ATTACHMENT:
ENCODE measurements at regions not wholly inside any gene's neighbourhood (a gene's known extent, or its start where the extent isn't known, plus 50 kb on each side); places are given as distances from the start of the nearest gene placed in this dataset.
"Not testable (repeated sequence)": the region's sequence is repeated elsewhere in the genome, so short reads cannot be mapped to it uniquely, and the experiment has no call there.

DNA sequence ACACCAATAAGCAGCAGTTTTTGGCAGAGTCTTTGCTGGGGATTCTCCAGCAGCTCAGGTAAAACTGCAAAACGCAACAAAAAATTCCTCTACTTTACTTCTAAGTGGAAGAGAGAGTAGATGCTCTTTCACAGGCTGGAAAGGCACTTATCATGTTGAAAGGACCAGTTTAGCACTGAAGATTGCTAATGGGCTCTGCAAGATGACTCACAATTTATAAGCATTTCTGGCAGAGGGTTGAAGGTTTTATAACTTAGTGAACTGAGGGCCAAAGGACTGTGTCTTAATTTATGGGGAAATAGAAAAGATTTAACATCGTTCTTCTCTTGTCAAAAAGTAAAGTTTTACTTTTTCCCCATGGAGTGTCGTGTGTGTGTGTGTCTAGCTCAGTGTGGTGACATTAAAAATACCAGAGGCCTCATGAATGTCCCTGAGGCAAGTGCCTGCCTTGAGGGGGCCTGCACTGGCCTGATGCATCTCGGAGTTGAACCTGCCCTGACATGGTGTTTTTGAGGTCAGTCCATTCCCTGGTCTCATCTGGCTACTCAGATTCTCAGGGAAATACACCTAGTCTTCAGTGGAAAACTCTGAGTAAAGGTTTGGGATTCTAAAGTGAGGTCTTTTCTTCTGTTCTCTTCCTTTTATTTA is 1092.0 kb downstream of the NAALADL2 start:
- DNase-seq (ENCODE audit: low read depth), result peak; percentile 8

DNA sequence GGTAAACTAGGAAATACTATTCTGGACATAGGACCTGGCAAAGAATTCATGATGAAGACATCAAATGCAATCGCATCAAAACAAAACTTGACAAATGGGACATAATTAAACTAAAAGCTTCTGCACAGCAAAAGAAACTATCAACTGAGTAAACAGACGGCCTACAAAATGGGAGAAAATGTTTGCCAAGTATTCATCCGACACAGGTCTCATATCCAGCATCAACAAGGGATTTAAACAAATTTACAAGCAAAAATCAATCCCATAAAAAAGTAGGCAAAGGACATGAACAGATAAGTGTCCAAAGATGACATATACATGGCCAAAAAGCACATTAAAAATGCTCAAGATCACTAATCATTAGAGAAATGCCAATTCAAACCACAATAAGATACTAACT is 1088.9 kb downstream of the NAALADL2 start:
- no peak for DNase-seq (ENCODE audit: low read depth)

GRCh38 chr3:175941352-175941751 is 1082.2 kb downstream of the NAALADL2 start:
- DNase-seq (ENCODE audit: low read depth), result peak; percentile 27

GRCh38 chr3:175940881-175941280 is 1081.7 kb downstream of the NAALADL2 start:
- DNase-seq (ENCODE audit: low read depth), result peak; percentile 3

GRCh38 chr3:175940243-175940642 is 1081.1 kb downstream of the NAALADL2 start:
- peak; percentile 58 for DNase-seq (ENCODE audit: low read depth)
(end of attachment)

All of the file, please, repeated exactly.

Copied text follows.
ENCODE measurements at regions not wholly inside any gene's neighbourhood (a gene's known extent, or its start where the extent isn't known, plus 50 kb on each side); places are given as distances from the start of the nearest gene placed in this dataset.
"Not testable (repeated sequence)": the region's sequence is repeated elsewhere in the genome, so short reads cannot be mapped to it uniquely, and the experiment has no call there.

DNA sequence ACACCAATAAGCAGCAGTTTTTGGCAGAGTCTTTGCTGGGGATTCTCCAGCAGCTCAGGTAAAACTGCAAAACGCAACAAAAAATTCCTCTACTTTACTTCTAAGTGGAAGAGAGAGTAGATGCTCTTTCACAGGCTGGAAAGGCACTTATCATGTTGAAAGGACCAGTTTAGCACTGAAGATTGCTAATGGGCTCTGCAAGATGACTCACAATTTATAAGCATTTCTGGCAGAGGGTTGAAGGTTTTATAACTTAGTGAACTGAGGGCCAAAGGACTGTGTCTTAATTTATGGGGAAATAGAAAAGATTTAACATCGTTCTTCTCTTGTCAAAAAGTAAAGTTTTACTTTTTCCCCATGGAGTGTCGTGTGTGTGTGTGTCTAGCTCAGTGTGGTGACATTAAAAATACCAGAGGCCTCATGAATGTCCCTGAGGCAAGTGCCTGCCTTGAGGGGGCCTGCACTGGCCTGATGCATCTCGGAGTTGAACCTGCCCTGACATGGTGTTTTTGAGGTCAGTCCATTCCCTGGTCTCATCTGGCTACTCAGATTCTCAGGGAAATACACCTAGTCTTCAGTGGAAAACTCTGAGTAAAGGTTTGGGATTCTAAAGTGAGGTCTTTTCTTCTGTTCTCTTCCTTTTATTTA is 1092.0 kb downstream of the NAALADL2 start:
- DNase-seq (ENCODE audit: low read depth), result peak; percentile 8

DNA sequence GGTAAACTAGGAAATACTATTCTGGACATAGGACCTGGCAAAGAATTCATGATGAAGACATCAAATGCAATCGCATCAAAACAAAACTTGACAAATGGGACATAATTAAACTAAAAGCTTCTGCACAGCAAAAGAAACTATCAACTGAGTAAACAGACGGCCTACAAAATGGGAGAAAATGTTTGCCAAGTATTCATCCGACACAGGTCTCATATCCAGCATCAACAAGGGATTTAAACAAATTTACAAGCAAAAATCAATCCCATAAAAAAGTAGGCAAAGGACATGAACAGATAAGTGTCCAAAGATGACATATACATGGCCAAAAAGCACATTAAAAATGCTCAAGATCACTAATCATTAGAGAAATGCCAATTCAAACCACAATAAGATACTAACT is 1088.9 kb downstream of the NAALADL2 start:
- no peak for DNase-seq (ENCODE audit: low read depth)

GRCh38 chr3:175941352-175941751 is 1082.2 kb downstream of the NAALADL2 start:
- DNase-seq (ENCODE audit: low read depth), result peak; percentile 27

GRCh38 chr3:175940881-175941280 is 1081.7 kb downstream of the NAALADL2 start:
- DNase-seq (ENCODE audit: low read depth), result peak; percentile 3

GRCh38 chr3:175940243-175940642 is 1081.1 kb downstream of the NAALADL2 start:
- peak; percentile 58 for DNase-seq (ENCODE audit: low read depth)